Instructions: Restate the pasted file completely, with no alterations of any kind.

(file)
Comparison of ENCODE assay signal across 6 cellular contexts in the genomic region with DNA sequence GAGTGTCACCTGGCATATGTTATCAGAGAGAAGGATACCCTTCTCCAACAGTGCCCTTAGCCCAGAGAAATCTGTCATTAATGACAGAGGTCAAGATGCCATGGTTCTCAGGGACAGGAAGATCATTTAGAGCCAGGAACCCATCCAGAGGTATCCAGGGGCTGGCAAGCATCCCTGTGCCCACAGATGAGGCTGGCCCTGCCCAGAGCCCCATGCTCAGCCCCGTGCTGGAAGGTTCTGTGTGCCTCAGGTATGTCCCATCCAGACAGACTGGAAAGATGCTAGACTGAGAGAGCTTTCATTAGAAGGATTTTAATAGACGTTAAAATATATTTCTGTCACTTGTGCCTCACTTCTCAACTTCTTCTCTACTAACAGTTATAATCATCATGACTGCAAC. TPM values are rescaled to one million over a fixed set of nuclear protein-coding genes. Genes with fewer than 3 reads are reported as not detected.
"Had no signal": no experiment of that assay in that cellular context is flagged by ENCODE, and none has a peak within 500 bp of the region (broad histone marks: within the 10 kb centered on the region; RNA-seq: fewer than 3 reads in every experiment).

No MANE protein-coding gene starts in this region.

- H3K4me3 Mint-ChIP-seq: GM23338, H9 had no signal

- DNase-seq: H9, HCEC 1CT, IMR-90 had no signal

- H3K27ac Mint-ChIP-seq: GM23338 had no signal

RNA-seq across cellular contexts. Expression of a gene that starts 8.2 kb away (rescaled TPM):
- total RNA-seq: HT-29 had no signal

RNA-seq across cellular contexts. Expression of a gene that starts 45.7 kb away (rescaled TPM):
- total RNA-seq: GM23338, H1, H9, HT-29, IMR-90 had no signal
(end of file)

Comparison of ENCODE assay signal across 6 cellular contexts in the genomic region with DNA sequence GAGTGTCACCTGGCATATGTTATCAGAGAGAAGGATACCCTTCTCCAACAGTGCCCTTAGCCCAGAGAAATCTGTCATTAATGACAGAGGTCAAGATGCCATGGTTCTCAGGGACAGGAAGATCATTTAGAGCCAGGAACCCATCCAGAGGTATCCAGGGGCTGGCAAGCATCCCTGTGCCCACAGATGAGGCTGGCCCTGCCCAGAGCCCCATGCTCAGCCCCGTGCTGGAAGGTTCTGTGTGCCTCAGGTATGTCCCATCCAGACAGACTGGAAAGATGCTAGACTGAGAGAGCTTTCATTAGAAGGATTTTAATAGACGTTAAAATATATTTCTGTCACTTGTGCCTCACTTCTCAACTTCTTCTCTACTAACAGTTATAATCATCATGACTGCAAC. TPM values are rescaled to one million over a fixed set of nuclear protein-coding genes. Genes with fewer than 3 reads are reported as not detected.
"Had no signal": no experiment of that assay in that cellular context is flagged by ENCODE, and none has a peak within 500 bp of the region (broad histone marks: within the 10 kb centered on the region; RNA-seq: fewer than 3 reads in every experiment).

No MANE protein-coding gene starts in this region.

- H3K4me3 Mint-ChIP-seq: GM23338, H9 had no signal

- DNase-seq: H9, HCEC 1CT, IMR-90 had no signal

- H3K27ac Mint-ChIP-seq: GM23338 had no signal

RNA-seq across cellular contexts. Expression of a gene that starts 8.2 kb away (rescaled TPM):
- total RNA-seq: HT-29 had no signal

RNA-seq across cellular contexts. Expression of a gene that starts 45.7 kb away (rescaled TPM):
- total RNA-seq: GM23338, H1, H9, HT-29, IMR-90 had no signal